In fact, on a writing website I've already had a discussion similar to this with other writers. "Realism" fantasy is often in the Grimdark category. I pretty much summed it up as a lot of mud, blood, and swearing. Throw in some entrails and dead children, and I think you have it covered.

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  5. Grimdark...

    Grim: The opposite of hopeful, happy, cheerful.
    Dark: The opposite of illuminated, lucid, vivid.

    A happy story where all the main protagonists are cooperative and hopeful of a good outcome and they follow a clear path to achieve their ultimate victories culminating in great feasts and merriment.

    This, grimdark is not.

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  6. I'm no expert on the "official definition" of Grimdark (although universally Warhammer 40K seems to be the origins, and I recognize the English language is constantly evolving and changing terms from their origins).

    Whether officially labeled "grimdark" or not the trend that I have seen in recent years is a proliferation of fantasy novels where all the characters seem mired in a morass of hopelessness. Their lives are weighed down by misery, there is no possibility for joy, and no reason to aspire to anything because in the end there is no chance of a better life or a greater good.

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  7. First of all I’m not a fan of the whole “Grimdark” word, but it does feel like there is a genre within the genre developing that is leaning more towards some of these R-rated themes. The two Gimdark authors that haven’t been mentioned yet are the Canadians up north, Steven Erickson and his holiness R. Scott Bakker. (I’m a huge Bakker fan-boy, no weeping on the slog)

    I read Prince of Thorns and really enjoyed it, the same with Joe Abercrombie’s first trilogy. While these are great stories, to me they weren't that dark. I think this is due to the fact that Jorg, the bloody nine, and Glotka had a good sense of humor. Bakker or Erickson on the other hand have very very few elements of humor or even hope, so their novels tend to have a “darker” tone to them. That’s my two cents. Check out Valhalla Rising for a fucked up “grimdark” kind of film. No humor, just an eerie feeling of dread and hopelessness. My kind of stuff;)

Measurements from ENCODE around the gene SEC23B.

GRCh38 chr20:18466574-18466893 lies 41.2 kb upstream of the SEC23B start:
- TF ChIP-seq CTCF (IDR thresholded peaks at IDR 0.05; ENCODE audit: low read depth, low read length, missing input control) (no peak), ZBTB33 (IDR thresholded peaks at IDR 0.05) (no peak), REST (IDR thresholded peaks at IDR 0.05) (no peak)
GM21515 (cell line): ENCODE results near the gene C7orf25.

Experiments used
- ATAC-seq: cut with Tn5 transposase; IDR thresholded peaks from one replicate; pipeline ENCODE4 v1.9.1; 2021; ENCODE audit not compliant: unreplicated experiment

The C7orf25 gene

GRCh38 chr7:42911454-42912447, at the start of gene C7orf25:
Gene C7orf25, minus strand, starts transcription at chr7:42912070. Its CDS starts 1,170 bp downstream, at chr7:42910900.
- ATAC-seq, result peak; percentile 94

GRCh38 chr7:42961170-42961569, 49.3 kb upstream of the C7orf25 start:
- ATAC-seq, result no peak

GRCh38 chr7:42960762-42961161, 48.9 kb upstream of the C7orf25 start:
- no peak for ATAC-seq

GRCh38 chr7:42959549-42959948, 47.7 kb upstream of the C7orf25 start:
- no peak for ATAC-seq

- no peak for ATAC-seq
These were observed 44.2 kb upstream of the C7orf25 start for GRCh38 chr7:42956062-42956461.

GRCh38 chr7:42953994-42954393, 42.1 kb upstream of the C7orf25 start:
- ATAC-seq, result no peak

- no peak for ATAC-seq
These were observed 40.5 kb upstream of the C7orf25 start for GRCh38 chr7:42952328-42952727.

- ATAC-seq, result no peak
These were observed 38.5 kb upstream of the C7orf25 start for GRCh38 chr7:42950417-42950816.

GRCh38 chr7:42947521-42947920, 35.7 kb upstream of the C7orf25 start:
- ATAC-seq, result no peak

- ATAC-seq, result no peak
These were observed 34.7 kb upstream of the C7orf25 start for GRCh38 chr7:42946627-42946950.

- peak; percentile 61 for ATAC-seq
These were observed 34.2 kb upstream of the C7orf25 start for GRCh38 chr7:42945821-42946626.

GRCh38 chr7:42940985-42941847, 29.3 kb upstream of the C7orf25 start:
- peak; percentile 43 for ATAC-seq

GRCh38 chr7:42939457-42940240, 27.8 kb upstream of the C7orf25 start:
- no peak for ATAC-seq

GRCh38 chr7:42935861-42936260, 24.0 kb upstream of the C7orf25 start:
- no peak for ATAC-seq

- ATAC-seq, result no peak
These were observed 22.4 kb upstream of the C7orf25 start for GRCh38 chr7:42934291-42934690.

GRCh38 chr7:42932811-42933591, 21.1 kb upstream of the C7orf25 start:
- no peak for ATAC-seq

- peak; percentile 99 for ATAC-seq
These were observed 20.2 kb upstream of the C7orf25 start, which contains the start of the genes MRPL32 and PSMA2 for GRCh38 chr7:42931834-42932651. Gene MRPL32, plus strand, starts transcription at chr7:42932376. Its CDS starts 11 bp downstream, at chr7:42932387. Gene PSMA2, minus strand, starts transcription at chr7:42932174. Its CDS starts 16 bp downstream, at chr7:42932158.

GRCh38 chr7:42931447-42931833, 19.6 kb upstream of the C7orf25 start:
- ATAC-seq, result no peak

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    1. Hey, Beg to differ on Erikson being humourless - Kruppe is super funny. The banter between the marines is often chuckle inducing. The conversations involving Bugg and Tehol are rib-tickling in the extreme. Me thinks you should read thebooks again!

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  8. Oh, yes, Valhalla Rising is one hell of a grimdark tale...

    And yes, for me it's a lack of hope that defines grimdark. There's not even a spark of it on the horizon. A lot of the Warhammer books have it -- no matter what they do, a thousand souls will still be sacrificed every day, chaos will still try to get through, it's neverending, with no hope of eventual happy victory...I can think of a few others too, but that might be more subjective on the hope part.

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  9. If you extend the blast radius a little you also get to nuke Richard Ford, author of the excellent new grimdark fantasy novel Herald of the Storm. He lives just outside Swindon, though like Joe Abercrombie he is a northern barbarian by birth...

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  10. I'd agree with Michael and Francis - it's the hopelessness that defines it. That's why I feel GRRM has a grimdark-ish tone - the noble characters like Ned Stark tend to come to a sticky end whereas the schemers and bastards flourish. Well, except for Dany, BECAUSE DRAGONS :)

    I prefer characters who, though down in the gutter, at least have a view of the stars...

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  11. Heh, fortunately I'm in Oxford where we're protected from any Grimdark bomb by the Golden Radiance of Inklings which offers a +6 armour bonus.

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  12. Fantasy authors have the best sense of humour. I love you guys.